Zingerman’s Bakehouse Brownies

If you’ve ever been to the picturesque college town of Ann Arbor, home to the University of Michigan, you may have heard about or eaten at the well-known, even world-famous Zingerman’s Bakehouse. This very popular bakery and deli offers wonderful artisan breads, pastries, and other baked goods, as well as a tempting array of soups, salads, and one-of-a-kind sandwiches. And really good desserts! Having been there myself a few years ago, I can verify that this is a great place to eat and that they make some of the best sourdough bread I’ve ever tasted!

So that’s why I was so excited to receive a review copy of the Zingerman’s Bakehouse baking book by Amy Emberling and Frank Carollo, created in celebration of Zingerman’s 25th anniversary. The book includes helpful baking tips and techniques as well as 65 of their most popular recipes for breads, scones, biscuits, cakes, pies, cookies, and more. There are lots of full-color photos throughout the book, along with stories the authors share about their successful business. Everything at Zingerman’s is really, really good, so that means there are lots and lots of great recipes in this book including: Big O Cookies, Sour Cream Coffee Cake, Bakehouse Bagels, Focaccia with Gorgonzola and Caramelized Onions. Bakehouse Blondies and Brownies, Detroit-Style Pizza, and Challah, Rye, and Sourdough breads.

I had to try the recipe for the brownies, since that’s one of the things I had at the Bakehouse. They were amazing! Zingerman’s actually has several different brownie versions which are in the book–this is the basic version. I really shouldn’t use the word “basic” to describe these, because they are actually pretty exceptional–dense, fudgy, and chocolatey. If you are a brownie-lover you will need to make these. And soon!

Zingerman's Bakehouse Brownies

  • Servings: 12
  • Difficulty: easy
  • Print

BAKEHOUSE BROWNIES from Zingerman’s Bakehouse Cookbook

Makes 12 big brownies                                                             Zingermans Bakehouse Brownies2 @ NancyC

  • 1 cup plus 1 Tablespoon chopped unsweetened chocolate
  • 3/4 cup plus 2 Tablespoons unsalted butter
  • 1 1/2 cups pastry flour (see my notes below for pastry flour substitutions)
  • 1 teaspoon baking powder
  • 4 large eggs
  • 2 3/4 cups granulated sugar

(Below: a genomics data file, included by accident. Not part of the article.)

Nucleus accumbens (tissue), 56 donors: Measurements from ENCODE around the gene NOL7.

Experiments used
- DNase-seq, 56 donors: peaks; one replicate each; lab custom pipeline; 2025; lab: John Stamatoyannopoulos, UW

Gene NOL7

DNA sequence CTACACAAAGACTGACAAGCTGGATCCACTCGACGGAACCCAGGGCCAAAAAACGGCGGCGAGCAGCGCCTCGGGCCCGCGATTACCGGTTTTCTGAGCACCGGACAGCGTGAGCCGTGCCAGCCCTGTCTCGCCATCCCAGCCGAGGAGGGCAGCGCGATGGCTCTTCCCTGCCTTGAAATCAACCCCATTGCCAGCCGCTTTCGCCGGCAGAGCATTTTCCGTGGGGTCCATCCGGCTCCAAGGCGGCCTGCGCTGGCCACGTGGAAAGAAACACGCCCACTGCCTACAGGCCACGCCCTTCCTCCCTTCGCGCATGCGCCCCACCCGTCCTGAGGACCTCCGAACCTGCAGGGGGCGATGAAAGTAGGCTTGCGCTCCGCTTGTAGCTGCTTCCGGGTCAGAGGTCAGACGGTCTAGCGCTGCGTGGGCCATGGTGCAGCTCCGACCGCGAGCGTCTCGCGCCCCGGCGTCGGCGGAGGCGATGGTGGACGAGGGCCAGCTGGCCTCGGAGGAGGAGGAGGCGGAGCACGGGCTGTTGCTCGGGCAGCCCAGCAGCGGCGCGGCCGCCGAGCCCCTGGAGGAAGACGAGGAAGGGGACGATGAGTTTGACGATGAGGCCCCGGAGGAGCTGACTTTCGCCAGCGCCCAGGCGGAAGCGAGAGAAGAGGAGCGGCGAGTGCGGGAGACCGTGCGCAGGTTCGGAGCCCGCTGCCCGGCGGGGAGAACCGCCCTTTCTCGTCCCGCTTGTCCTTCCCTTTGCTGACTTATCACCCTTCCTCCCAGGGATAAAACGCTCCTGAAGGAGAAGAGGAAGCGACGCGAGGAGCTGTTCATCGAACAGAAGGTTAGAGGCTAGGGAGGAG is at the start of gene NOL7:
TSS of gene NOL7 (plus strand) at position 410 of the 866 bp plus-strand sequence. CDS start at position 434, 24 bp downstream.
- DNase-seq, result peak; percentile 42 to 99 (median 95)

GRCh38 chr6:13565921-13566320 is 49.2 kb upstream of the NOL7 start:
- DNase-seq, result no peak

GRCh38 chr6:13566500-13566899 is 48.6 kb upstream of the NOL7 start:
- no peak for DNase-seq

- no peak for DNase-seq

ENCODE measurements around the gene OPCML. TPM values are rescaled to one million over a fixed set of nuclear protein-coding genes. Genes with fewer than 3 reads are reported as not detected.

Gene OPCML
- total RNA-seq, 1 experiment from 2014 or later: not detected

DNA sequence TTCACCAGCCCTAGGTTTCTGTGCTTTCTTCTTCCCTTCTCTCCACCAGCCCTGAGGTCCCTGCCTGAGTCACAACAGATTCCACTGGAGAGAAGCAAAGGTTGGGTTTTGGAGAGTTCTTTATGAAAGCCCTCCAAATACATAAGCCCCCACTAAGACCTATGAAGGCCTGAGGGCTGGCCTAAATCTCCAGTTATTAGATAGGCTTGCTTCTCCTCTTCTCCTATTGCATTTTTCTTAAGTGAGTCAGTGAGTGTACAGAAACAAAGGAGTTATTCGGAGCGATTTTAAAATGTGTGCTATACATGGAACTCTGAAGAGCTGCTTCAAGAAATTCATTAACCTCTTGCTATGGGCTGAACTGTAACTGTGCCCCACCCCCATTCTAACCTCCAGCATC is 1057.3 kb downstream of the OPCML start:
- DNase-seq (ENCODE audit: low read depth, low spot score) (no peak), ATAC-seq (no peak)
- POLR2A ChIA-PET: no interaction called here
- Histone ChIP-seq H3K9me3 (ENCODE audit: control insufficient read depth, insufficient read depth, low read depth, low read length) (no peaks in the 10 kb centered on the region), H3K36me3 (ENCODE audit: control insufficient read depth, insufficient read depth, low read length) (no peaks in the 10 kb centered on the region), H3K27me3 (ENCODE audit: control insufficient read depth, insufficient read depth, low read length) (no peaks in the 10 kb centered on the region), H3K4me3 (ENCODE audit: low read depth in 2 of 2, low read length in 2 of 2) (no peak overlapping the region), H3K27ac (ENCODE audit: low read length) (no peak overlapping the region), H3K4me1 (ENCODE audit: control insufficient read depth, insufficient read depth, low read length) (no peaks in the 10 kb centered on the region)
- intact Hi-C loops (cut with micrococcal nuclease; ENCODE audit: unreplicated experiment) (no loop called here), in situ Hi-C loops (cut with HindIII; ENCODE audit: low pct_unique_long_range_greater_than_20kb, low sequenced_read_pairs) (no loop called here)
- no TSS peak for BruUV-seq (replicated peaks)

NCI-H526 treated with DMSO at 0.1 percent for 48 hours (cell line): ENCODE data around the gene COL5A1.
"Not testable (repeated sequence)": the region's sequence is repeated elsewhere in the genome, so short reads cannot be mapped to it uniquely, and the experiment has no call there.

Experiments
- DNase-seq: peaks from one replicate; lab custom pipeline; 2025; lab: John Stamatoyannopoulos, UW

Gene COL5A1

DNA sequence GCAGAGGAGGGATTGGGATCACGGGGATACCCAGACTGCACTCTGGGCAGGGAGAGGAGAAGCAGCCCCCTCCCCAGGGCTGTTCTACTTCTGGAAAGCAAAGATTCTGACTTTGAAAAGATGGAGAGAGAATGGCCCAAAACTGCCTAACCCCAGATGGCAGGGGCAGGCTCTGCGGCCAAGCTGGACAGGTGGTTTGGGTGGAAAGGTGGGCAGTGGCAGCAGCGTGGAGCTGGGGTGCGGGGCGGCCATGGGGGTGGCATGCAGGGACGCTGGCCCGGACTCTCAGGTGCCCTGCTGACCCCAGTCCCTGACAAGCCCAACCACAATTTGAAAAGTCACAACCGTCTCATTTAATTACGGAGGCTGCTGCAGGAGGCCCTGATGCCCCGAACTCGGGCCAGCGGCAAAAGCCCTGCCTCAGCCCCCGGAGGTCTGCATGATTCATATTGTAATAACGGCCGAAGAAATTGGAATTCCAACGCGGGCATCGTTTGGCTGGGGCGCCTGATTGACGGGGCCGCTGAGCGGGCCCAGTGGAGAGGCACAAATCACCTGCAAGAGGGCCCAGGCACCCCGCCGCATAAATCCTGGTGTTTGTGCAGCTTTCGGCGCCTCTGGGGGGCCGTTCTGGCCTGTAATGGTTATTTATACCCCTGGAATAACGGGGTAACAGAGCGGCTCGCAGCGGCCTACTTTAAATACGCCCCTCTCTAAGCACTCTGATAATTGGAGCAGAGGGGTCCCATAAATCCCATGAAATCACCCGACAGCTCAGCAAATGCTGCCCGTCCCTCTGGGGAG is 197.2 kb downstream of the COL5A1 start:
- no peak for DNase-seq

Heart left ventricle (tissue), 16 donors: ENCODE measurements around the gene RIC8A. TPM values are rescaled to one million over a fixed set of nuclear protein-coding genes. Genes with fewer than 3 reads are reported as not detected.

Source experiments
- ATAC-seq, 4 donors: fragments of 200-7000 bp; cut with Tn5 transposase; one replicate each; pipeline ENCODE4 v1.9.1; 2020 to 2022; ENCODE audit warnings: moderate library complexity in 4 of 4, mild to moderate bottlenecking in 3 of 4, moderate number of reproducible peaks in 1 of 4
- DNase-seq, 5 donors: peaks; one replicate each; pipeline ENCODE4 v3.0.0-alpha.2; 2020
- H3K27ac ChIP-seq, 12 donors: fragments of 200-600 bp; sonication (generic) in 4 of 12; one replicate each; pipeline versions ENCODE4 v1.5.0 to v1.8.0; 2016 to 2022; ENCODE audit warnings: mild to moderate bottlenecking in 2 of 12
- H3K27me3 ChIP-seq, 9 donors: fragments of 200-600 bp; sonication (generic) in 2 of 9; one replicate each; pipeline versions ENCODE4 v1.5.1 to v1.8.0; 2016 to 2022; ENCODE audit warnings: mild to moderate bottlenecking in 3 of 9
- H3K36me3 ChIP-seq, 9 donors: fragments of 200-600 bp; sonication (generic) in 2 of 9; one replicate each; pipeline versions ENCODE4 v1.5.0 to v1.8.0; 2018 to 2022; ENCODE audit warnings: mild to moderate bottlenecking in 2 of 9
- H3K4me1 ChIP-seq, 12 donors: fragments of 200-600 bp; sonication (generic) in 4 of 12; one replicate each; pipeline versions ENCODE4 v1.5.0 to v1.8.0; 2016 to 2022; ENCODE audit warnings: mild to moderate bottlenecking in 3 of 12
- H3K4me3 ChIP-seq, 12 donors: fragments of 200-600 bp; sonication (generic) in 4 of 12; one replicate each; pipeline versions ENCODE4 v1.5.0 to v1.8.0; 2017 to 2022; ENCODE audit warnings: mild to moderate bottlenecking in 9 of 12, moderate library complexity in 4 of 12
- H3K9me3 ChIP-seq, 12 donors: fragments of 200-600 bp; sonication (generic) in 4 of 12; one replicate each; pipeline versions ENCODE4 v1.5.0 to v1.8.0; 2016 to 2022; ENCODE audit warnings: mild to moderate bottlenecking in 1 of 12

• 1 teaspoon sea salt
  • 2 teaspoons vanilla extract

Preheat oven to 350˚F. Spray a 9×13″ pan with nonstick cooking spray.

In a double boiler, melt the chocolate and butter. Set aside.

In a medium bowl, combine the pastry flour and baking powder. Mix with a whisk to eliminate any lumps of flour and to distribute the baking powder evenly.

In a large mixing bowl, combine the eggs, sugar, salt, and vanilla. Beat with a whisk until well combined and aerated, about 5 minutes. If you are using a stand mixer, use the whisk attachment on medium speed for this step. Add the melted chocolate/butter mixture to the egg mixture and whisk to combine evenly. Stir in the dry ingredients, using a rubber spatula. If using a stand mixer, use the paddle attachment for this step and mix on low speed.

Pour the batter into the prepared pan. Carefully spread it to the corners of the pan in an even layer. Bake for 40 to 45 minutes, or until a toothpick inserted in center comes out clean.

Remove from the oven and cool on a cooling rack for at least an hour. Cut into 12 squares, using a sharp knife to avoid crushing the top. Chilling the brownies before cutting may help the squares look more beautiful, but they taste better at room temperature.

Recipe from Zingerman’s Bakehouse by Amy Emberling and Frank Carollo
Chronicle Books/October 2017



I can’t say enough good things about these brownies or about Zingerman’s! If you are ever in Ann Arbor, Michigan, be sure to go there! Have any of you already been to or heard of Zingerman’s?


Pastry flour is a high-starch and low-protein flour, similar to, but not the same as, cake flour. If you don’t have pastry flour, you can easily make pastry flour by substituting half cake flour and half all-purpose flour in a recipe (if you want a more precise match, use 3/8 cup of all-purpose flour and 5/8 cup of cake flour per one cup of pastry flour).

If you don’t have cake flour, use 2 Tablespoons of cornstarch combined with enough all-purpose flour to make a cup. Your baked goods will be a bit tougher (due to the extra protein), but they’ll still be good.

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